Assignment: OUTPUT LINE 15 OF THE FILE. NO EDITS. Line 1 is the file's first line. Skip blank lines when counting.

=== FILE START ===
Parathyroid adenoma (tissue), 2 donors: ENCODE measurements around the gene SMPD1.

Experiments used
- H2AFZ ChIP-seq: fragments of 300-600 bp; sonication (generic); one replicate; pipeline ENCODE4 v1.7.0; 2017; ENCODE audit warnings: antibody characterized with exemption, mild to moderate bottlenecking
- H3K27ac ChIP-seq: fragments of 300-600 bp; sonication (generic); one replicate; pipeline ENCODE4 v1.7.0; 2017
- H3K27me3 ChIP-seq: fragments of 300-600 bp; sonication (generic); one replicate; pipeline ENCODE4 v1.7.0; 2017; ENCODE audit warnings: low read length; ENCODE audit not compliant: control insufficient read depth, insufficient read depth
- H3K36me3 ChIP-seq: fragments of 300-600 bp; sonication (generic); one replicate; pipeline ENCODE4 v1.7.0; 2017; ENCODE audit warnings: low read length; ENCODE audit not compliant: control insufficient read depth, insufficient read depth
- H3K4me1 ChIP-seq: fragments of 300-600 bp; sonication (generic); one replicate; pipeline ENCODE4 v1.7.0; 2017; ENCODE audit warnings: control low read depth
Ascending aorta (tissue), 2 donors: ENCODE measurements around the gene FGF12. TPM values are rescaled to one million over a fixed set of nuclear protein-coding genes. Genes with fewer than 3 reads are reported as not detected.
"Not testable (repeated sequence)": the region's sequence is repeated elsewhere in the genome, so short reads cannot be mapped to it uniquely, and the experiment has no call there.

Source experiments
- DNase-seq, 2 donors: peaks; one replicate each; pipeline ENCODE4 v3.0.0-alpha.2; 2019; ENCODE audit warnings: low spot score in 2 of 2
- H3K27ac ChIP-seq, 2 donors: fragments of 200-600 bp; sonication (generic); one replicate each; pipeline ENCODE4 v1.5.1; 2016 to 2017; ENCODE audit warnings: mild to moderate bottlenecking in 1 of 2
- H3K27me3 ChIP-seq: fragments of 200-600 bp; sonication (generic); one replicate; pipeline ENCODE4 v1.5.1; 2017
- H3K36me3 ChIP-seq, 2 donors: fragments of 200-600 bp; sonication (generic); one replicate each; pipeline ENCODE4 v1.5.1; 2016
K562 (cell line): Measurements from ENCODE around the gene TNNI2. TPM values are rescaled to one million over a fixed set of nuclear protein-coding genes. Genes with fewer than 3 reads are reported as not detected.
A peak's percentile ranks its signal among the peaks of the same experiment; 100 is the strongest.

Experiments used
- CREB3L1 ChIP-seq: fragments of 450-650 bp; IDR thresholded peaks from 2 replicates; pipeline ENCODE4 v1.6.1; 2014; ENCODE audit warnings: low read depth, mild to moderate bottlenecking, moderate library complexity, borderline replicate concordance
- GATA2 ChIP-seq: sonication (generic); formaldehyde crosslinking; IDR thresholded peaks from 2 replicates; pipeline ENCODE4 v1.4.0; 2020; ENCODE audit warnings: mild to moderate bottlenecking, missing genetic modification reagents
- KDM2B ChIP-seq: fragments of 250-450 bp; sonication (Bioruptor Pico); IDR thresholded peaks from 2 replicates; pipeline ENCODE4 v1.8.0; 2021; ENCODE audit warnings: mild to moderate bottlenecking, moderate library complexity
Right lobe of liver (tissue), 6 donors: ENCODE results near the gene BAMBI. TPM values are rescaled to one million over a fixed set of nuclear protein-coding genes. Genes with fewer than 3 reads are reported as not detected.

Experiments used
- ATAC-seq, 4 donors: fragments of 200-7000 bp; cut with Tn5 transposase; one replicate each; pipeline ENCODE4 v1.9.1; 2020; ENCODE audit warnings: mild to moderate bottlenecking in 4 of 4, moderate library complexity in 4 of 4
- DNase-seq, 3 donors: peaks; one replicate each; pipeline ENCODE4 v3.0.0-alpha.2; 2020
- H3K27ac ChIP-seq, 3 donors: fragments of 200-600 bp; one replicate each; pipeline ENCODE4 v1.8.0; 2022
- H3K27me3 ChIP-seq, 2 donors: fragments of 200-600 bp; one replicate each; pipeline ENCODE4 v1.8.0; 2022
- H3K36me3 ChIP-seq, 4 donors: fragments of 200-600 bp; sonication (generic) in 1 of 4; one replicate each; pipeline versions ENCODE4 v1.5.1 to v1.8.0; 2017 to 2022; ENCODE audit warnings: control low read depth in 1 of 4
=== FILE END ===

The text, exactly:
K562 (cell line): Measurements from ENCODE around the gene TNNI2. TPM values are rescaled to one million over a fixed set of nuclear protein-coding genes. Genes with fewer than 3 reads are reported as not detected.